Display Slide #2 Decimal Number Places Graphic and provide
students with a copy. Begin by identifying the decimal point in
the center and then move to the left to identify the names and
positions. Go back to the decimal point and move to the
right, reminding students that the only difference in the place
names between those on the left and the right is the addition of
“th,” signifying that the number is a part of the whole. Point out
how the numbers get larger and smaller as you move from left to
right on the line.
11. Week Four: Day 20 (Friday)
First and Second Hours (7:30 – 9:30) - 8
10 min. Review adding, subtracting and multiplying
decimals
Write “$570.25” and $1.75 on the board set up as an
addition or subtraction problem (decimals lined up).
Point out that that they use decimals in everyday
life, since they are part of the money system. “.25,”
for example, represents ¼ of a dollar and .75
represents ¾ of a dollar. Point out that they already
know how to add decimal fractions because of this
parallel as well – by lining up the decimal points.
Remind students that subtraction problems line up
the same way as well.
12. Week Four: Day 20 (Friday)
First and Second Hours (7:30 – 9:30) - 9
Write 4.3 x 2.05 on the board set up as a multiplication
problem. Remind students that decimal points do NOT have to
line up when multiplying but the number with the most figures
is placed on top regardless of the placement of the decimal. Also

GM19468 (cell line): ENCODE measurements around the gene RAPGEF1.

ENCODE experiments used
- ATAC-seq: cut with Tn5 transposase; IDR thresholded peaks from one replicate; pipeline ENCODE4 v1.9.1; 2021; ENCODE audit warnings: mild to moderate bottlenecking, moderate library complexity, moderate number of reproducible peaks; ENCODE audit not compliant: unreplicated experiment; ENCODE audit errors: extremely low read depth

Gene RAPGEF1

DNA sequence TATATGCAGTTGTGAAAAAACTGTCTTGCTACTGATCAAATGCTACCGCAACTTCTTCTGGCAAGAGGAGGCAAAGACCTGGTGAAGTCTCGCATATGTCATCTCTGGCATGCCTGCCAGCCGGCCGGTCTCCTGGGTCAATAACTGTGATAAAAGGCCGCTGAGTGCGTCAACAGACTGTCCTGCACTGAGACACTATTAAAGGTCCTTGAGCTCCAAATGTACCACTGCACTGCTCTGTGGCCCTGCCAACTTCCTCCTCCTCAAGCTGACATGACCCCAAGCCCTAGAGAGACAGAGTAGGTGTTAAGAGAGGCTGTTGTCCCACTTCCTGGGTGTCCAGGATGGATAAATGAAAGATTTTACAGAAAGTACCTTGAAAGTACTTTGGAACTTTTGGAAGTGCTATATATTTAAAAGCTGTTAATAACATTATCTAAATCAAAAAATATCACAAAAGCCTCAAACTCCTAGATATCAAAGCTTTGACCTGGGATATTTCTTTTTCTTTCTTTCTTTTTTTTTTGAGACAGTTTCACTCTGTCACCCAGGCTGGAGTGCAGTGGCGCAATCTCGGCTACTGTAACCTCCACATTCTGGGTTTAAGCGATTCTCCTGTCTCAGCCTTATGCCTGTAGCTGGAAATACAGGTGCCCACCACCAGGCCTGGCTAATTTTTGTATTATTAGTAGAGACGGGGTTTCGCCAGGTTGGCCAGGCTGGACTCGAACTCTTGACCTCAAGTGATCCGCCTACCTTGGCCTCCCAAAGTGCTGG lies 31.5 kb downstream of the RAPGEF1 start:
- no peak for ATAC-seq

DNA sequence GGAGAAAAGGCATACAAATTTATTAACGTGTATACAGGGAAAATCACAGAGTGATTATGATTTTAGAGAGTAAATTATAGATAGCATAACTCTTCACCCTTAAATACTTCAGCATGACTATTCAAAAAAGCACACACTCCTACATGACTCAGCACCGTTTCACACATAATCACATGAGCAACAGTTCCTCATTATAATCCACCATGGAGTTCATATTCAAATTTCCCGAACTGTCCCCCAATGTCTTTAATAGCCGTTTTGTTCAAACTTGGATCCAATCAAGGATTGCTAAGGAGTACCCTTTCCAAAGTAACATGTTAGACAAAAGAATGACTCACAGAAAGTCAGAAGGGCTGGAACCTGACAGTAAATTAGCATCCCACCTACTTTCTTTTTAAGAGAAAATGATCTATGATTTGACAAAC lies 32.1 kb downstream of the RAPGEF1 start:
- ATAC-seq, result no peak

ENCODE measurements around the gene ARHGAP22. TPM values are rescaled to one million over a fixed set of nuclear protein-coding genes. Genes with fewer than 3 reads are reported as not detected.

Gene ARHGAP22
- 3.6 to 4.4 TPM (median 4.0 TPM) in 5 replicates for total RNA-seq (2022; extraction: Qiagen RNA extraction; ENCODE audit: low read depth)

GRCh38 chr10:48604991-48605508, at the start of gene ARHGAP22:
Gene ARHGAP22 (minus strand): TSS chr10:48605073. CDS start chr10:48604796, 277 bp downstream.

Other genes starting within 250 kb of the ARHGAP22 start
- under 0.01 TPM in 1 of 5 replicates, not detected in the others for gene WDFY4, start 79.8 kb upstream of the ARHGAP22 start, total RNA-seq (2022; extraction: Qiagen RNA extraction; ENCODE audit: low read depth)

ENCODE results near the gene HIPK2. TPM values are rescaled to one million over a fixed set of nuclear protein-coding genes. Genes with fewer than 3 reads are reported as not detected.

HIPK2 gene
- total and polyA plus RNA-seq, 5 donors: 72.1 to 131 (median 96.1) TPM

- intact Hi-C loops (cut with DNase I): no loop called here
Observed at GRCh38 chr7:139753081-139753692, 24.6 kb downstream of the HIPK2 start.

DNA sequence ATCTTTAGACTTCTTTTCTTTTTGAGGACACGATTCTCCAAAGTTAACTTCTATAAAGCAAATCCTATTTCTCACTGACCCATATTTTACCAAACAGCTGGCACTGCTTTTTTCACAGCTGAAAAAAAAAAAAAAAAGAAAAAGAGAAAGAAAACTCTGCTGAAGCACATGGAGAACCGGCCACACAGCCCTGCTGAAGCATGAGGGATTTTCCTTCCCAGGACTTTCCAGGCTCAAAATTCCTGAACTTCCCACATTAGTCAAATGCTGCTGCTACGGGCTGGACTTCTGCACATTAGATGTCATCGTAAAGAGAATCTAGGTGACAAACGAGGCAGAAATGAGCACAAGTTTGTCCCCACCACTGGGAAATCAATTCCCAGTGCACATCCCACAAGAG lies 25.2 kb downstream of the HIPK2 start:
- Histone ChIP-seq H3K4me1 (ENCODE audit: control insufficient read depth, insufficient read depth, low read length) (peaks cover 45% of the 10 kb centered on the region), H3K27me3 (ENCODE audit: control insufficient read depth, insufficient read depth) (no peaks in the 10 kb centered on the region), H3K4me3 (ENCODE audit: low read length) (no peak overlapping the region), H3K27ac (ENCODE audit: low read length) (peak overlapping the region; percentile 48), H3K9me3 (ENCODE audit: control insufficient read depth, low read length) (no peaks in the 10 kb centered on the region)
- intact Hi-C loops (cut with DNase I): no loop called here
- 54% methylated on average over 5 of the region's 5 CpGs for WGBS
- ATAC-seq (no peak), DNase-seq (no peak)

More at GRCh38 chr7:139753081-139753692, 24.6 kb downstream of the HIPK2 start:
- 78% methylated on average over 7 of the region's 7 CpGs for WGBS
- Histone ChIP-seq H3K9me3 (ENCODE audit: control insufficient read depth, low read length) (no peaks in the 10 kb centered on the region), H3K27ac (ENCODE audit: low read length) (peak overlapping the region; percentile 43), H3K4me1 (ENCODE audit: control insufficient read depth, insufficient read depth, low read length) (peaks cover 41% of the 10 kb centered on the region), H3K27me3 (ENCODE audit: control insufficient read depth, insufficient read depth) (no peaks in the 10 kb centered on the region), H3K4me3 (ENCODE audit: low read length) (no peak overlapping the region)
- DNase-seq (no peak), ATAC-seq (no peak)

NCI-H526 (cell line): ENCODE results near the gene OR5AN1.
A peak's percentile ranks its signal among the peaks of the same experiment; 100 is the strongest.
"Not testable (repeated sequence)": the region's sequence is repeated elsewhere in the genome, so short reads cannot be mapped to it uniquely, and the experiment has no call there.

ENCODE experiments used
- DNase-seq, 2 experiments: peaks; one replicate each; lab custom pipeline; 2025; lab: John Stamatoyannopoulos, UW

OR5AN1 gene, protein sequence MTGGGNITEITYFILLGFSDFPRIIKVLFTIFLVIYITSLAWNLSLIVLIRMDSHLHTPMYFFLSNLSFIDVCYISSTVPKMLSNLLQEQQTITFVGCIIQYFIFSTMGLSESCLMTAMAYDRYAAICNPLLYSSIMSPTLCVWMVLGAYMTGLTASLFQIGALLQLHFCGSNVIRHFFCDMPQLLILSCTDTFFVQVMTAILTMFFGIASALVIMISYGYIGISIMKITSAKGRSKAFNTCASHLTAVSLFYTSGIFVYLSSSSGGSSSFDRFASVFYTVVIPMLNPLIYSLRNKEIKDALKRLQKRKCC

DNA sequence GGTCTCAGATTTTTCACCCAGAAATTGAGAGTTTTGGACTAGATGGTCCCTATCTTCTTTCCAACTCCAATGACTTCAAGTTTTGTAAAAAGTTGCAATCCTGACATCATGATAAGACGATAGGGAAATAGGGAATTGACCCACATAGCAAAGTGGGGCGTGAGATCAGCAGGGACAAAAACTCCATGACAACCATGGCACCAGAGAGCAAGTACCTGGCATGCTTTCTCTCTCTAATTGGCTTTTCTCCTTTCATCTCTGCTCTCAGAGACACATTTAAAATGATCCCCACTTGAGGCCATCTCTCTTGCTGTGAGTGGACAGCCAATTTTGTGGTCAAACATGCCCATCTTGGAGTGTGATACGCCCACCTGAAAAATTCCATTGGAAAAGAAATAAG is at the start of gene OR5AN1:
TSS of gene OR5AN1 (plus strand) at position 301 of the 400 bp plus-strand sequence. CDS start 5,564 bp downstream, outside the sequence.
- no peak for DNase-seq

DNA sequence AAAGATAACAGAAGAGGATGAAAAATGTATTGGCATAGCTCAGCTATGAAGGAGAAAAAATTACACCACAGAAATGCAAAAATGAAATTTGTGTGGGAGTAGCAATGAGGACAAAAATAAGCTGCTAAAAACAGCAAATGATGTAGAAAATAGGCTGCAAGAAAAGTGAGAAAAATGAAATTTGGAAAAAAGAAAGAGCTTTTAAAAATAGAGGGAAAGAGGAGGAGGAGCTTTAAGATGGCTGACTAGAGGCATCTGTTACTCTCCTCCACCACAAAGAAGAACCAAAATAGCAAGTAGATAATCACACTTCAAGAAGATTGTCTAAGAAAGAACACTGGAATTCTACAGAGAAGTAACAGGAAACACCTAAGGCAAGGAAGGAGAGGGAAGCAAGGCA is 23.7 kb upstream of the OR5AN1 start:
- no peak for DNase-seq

remind students that decimals are multiplied the same way as
whole numbers with one exception. After the multiplication is
completed, the decimal point must be located in the product.
Demonstrate on the board by multiplying 2.05 by 4.3 = 8815
(without showing the decimal point). Count the number of
digits in both the top and bottom multipliers that are to the
right of the decimal points (3). In the answer, count 3 digits over
from the right and place the decimal to the left of that number
(8.815). Show students how to quickly estimate the accuracy of
their answer. Multiply the two whole numbers [4 x 2] the
answer is „8”. Compare the whole numbers in the two answers.
13. Week Four: Day 20 (Friday)
First and Second Hours (7:30 – 9:30) - 10
30 min. Converting fractions to decimals. Note that
there will be times when you will need to convert
fractional measures to decimals so that you can
add, subtract or multiply information. Let‟s say we
have the measures of the four walls of a room and
need to find the total of all of the measurements.
Write the following on the white board:
North Wall = 12.75 ft.
East Wall = 8-1/4 ft.
South Wall = 12-3/4 ft.
West Wall =9.25 ft.
14. Week Four: Day 20 (Friday)
First and Second Hours (7:30 – 9:30) - 11
In order to add, we need our numbers to all be of the
same form, either fractions or decimals. In this
example we are going to learn three ways to convert
each number to a decimal.
1. Using a fraction/decimal conversion table.
2. Using a calculator.
3. Using division.
15. Week Four: Day 20 (Friday)
First and Second Hours (7:30 – 9:30) - 12
Using a fraction/decimal conversion table. Display
Slide #2 - Decimal Number Places Graphic and make
sure students have their copy copy. Have students
write “Fraction/Decimal Conversion” on the front of a
vocabulary card and copy the conversions shown on
the PPT on the back of the card. Use the East Wall
measurement (8-1/4) ft. to show students how to
convert the ¼” measurement to 0.25 and replace the